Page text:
Build the Habit If you miss a day, don’t get discouraged! It’s all about putting one foot in front of the other, and sometimes a stumble will happen.  This is where you need to pick yourself up, dust off those hands and take another step.  Think to yourself the number twenty one. 21. XXI.  It takes twenty one days to build a habit.  Twenty one days to notice a real difference in your physiology. Twenty one days.  Keep putting one foot in front of the other and you’ll hit your stride.  You’ve got this.

Happy Trails!


Ready for a New Fitness Challenge?

Step up your game with one of our new fitness & wellness classes at Saddletowne YMCA in 2016:

Obstacle Race Training

This is a great class to take whether you are looking for a program that will challenge you in different ways, push you past a fitness plateau or help prepare you for an actual Obstacle Race for the first or fiftieth time! This class will cover muscular strength and endurance, cardiovascular endurance, balance, agility and grip strength with a variety of drills that will take you out of your comfort zone and drive your fitness to the next level. In addition to studio, track and weight floor work, certain classes may include workouts on the climbing wall, in the swimming pool or outdoors to improve your fitness in a range of environments and modalities.

Mondays | Starts Jan 11 | 5:30-6:30pm | M $90 NM $126 | 9 classes | Barcode# 107157
Wednesdays | Starts Jan 13 | 6:30-7:30pm | M $100 NM $140 | 10 classes | Barcode# 107158
Fridays | Starts Jan 15 | 10:30-11:30am | M $100 NM $140 | 10 classes | Barcode# 107159

Sport Conditioning

Are you passionate about sports? Do you want to build strength and stamina to improve your game? This class will provide sports-based exercises and drills to help you increase muscular strength & endurance, coordination, agility, quickness and stability to improve your sport performance. Exercises and drills will be determined based on the interests and needs of the group, according to their sport(s) of preference.

Thursdays | Starts Jan 14 | 7:00-8:00pm | M $100 NM $140 | 10 classes | Barcode# 107161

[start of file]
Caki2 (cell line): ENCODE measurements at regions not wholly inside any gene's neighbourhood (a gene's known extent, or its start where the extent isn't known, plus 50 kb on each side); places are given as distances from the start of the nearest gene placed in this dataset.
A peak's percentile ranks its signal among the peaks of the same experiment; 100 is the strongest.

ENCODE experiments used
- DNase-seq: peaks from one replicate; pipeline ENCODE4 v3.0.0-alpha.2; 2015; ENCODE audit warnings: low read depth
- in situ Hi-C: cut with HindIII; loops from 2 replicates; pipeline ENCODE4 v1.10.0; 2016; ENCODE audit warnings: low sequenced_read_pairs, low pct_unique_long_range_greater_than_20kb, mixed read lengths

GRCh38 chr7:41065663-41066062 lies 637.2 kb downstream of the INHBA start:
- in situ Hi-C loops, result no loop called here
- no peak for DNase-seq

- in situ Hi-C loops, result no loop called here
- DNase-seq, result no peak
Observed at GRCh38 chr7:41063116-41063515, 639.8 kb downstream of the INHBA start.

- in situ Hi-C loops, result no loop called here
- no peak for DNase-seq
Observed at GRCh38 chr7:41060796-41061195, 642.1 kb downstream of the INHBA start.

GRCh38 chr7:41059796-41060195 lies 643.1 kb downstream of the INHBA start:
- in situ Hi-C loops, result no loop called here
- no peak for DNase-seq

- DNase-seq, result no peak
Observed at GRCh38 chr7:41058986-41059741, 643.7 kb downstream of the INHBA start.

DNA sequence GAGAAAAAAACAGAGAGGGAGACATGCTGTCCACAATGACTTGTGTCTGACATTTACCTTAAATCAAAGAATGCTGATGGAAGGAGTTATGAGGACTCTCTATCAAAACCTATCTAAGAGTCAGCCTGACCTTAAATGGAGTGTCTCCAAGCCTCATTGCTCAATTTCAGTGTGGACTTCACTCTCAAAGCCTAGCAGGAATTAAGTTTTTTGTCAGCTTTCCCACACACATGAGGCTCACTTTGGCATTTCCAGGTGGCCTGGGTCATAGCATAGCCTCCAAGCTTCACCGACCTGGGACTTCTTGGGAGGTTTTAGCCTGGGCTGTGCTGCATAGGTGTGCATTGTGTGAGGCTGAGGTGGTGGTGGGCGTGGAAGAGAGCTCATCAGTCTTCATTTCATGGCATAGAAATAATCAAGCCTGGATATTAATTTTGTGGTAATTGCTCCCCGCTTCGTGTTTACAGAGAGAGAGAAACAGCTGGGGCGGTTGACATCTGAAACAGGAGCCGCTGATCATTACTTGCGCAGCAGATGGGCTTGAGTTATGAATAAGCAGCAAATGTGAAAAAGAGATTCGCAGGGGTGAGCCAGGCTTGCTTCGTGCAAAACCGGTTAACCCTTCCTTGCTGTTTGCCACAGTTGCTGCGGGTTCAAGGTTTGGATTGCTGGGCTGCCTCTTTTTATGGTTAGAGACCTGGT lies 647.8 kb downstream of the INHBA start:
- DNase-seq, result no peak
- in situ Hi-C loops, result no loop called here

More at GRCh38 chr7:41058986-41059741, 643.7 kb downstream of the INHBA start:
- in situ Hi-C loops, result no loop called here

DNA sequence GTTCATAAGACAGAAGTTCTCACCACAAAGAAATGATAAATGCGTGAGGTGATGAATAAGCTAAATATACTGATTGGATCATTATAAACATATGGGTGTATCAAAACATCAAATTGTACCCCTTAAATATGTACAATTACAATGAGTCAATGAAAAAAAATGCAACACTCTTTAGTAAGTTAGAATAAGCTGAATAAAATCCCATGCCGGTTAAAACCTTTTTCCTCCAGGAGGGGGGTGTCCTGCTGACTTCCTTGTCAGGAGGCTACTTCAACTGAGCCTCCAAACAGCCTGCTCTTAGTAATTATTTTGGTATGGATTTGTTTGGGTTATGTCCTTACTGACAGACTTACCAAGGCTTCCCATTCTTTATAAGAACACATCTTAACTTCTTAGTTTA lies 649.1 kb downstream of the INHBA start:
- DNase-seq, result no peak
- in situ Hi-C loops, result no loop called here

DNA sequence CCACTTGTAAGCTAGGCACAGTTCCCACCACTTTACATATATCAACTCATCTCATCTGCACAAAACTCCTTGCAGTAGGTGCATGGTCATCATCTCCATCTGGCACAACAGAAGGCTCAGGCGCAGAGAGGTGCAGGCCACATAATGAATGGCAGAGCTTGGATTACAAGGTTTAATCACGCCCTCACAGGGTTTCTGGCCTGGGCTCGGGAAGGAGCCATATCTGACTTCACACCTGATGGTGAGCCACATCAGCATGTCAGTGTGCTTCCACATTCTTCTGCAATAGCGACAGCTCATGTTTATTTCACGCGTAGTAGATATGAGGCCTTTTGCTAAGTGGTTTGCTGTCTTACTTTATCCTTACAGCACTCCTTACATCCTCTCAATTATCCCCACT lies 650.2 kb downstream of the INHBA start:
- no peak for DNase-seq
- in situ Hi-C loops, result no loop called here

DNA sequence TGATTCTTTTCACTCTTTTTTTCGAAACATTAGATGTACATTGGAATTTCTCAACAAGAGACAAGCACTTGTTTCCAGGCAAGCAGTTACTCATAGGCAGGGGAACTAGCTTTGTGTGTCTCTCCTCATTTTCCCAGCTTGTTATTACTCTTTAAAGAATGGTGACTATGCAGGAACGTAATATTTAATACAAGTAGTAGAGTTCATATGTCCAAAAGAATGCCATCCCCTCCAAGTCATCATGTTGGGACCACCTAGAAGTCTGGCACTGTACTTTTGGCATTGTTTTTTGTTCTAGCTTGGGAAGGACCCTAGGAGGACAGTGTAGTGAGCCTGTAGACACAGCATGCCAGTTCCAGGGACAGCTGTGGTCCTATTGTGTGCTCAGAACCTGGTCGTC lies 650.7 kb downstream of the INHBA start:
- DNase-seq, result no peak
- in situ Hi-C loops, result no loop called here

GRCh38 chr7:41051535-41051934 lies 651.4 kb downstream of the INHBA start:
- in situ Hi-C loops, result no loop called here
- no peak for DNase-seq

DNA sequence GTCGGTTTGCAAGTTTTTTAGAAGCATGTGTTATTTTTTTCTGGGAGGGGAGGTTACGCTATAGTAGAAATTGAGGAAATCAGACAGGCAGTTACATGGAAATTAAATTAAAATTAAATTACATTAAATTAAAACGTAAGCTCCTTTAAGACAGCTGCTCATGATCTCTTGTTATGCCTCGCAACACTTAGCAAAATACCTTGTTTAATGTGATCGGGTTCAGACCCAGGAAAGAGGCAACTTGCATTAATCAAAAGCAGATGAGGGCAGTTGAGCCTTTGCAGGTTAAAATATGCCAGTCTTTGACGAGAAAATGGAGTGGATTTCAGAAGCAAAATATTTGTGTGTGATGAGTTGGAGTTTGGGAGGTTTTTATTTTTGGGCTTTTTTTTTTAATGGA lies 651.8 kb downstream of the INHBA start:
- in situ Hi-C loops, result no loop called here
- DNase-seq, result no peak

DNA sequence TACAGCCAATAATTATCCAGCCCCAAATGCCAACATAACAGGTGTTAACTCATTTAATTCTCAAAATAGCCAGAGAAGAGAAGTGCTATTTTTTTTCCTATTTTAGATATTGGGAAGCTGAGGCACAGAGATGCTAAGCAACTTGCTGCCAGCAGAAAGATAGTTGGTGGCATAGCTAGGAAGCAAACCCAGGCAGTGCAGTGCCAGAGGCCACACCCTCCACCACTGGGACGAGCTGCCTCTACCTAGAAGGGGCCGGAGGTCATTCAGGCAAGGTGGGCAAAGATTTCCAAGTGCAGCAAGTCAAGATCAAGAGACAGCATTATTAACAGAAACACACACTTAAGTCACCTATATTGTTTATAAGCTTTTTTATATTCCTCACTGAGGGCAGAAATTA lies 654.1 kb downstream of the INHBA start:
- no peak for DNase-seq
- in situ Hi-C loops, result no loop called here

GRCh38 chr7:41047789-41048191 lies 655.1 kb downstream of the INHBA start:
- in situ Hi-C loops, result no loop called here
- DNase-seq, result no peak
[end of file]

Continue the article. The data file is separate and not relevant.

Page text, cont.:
Fridays | Starts Jan 15 | 5:15-6:15pm | M $100 NM $140 | 10 classes | Barcode# 107163
Sundays | Starts Jan 17 | 5:30-6:30pm | M $90 NM $126 | 9 classes | Barcode# 107162

Advanced Conditioning

Are you tired of machines and dumbbells? This class will teach you about different training techniques and equipment that can be used to take your workout to the next level. Learn how to use things like Kettlebell, TRX and Battleropes with proper form and apply principles of HIIT (high intensity interval training) for optimal efficiency. Step out of the rut with Advanced Conditioning!

Tuesdays | Starts Jan 12 | 7:30-8:30pm | M $100 NM $140 | 10 classes | Barcode# 107121
Wednesdays | Starts Jan 13 | 9:15-10:15am | M $100 NM $140 | 10 classes | Barcode# 107160

Nutrition 101: 7 Keys to Eating for Good Health

Are you wanting to make changes to your eating habits but are unsure where to start? Have you tried dieting and found that you were left feeling hungry and unsatisfied? Are you aware of the changes you want to make but just need a bit of extra support getting there? Are you confused by all of the conflicting nutrition information and advice being dished out by the media?

If any of these situations apply to you, this is a course you won’t want to miss! Facilitated by a Registered Dietician, this course will introduce you to simple dietary changes you can adopt that will make the most difference to your health, along with practical strategies for doing so. The science behind the information will be explored to help clarify nutritional advice and dispel the myths. In addition, you will have the opportunity to keep a personal food journal and receive weekly feedback and support on your progress and challenges over this 8-week program to give you the best chances for success in reaching your goals.

Saturdays | Starts Jan 16 | 9:30-10:30am | M $80 NM $112 | 8 classes | Barcode# 111873


The Top 5 Things Not To Do In a Running Race: Lesson 4